Campus / Environment / Health

Buffalo State participates in national ‘Drug Take Back Day’

Prescription drugs

Buffalo State was one of more than 25 locations across western New York and 5,000 across the U.S. that participated in the National Prescription Drug Take Back Day. (photo: Pexels free stock image)

Zachary Huk
thebuffaloreview@gmail.com

(Buffalo, N.Y.) – The Drug Enforcement Administration (DEA) held their 13th National Prescription Drug Take Back Day April 29.

There were more than 25 drop-off locations across western New York for the public to bring their unwanted prescription drugs. There were 5,000 locations across the country, which were operated by law enforcement and other community groups.

At SUNY Buffalo State there was a steady stream of traffic at the drop-off site on Cleveland Circle.

With recent news emerging about drinking water being contaminated by the flushing of unwanted pills, Buffalo State felt it was important to bring this program to campus.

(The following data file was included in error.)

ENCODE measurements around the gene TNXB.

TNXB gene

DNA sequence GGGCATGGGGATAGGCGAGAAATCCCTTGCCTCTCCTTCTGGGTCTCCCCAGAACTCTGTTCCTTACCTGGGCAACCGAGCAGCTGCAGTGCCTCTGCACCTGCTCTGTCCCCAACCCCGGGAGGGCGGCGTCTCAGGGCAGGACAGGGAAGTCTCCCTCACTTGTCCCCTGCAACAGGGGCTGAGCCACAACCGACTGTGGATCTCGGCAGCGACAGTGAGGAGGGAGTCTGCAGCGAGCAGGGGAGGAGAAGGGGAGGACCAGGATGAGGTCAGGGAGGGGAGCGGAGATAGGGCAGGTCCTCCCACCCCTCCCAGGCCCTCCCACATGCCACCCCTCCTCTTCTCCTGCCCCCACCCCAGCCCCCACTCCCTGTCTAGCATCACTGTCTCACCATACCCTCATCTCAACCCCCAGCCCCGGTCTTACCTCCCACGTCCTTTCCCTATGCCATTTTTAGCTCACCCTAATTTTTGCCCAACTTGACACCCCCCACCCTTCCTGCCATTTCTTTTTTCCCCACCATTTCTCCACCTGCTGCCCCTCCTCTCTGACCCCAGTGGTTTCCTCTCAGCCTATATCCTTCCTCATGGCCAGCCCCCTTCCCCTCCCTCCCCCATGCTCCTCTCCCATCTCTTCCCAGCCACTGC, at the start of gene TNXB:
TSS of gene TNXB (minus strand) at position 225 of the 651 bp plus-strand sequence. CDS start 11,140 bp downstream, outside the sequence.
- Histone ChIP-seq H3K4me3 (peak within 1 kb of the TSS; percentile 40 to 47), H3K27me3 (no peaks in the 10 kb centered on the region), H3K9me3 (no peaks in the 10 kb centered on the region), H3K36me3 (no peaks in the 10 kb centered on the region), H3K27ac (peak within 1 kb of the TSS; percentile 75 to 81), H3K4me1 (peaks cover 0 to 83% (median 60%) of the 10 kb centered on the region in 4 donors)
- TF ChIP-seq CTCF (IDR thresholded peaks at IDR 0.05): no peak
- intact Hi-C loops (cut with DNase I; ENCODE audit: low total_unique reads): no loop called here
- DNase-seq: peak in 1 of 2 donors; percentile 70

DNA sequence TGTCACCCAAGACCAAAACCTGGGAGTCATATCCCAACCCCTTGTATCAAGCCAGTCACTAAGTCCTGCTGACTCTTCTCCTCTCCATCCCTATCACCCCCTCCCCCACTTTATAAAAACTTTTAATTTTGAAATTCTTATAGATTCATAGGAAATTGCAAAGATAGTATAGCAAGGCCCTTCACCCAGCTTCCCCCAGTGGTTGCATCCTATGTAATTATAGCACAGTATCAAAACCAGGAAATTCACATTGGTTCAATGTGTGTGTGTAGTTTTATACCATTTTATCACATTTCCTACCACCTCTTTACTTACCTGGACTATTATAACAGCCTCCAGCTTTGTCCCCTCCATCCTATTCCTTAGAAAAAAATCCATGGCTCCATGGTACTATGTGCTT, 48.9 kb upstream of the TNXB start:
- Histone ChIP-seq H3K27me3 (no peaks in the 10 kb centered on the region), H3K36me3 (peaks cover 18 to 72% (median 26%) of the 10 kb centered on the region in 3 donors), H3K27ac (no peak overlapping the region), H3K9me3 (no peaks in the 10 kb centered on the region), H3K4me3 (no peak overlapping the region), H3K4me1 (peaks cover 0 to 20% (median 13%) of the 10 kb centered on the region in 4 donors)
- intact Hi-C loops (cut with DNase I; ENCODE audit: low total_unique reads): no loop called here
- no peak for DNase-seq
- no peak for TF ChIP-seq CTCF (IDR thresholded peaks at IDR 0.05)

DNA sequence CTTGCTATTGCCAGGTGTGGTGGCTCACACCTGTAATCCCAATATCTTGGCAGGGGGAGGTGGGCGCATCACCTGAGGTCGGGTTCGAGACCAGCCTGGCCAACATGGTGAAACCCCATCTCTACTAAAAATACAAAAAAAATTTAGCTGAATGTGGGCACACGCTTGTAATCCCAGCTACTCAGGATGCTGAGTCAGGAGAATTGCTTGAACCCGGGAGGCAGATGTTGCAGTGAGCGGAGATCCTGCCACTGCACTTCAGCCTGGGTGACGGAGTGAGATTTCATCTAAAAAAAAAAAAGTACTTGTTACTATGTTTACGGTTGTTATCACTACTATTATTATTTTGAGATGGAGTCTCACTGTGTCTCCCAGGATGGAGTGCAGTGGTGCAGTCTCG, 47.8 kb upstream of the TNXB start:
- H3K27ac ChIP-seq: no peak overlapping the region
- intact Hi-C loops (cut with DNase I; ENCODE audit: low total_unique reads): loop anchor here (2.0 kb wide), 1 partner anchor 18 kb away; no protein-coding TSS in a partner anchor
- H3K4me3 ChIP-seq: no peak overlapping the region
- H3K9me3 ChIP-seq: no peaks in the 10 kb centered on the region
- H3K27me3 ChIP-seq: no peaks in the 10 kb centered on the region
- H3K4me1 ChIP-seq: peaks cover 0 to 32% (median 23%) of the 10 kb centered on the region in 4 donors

Dr. Al Delmerico, a health behavior scientist at Buffalo State, appeared on the Buffalo Review TV to discuss the program.

“In general, it’s prescription drugs, pills you would have from wisdom tooth removal, post-surgery, you have those pills lying in your medicine cabinet,” he said. “That’s not the best place for those to be and neither is flushing them down the toilet because that is how they end up in our water stream. So disposal via combustion and incinerator is the best route to dispose them.”

The DEA has hosted the event every six months, but Delmerico believes that two days out of the year isn’t enough to completely get rid of all unwanted drugs. Also when the DEA is brought to the event it is very expensive.

“A better way is to have individuals in the community who have these drugs be able to cleanly dispose of them if they are aware that they are unwanted, not needed, expired or any of the conditions that might warrant them to want to dispose of them. We want people to be able to do that as soon as possible and in a readily available way,” said Delmerico.

He said the DEA take back event is expensive to operate and he and his staff continue to push for a better way to dispose of unwanted drugs.

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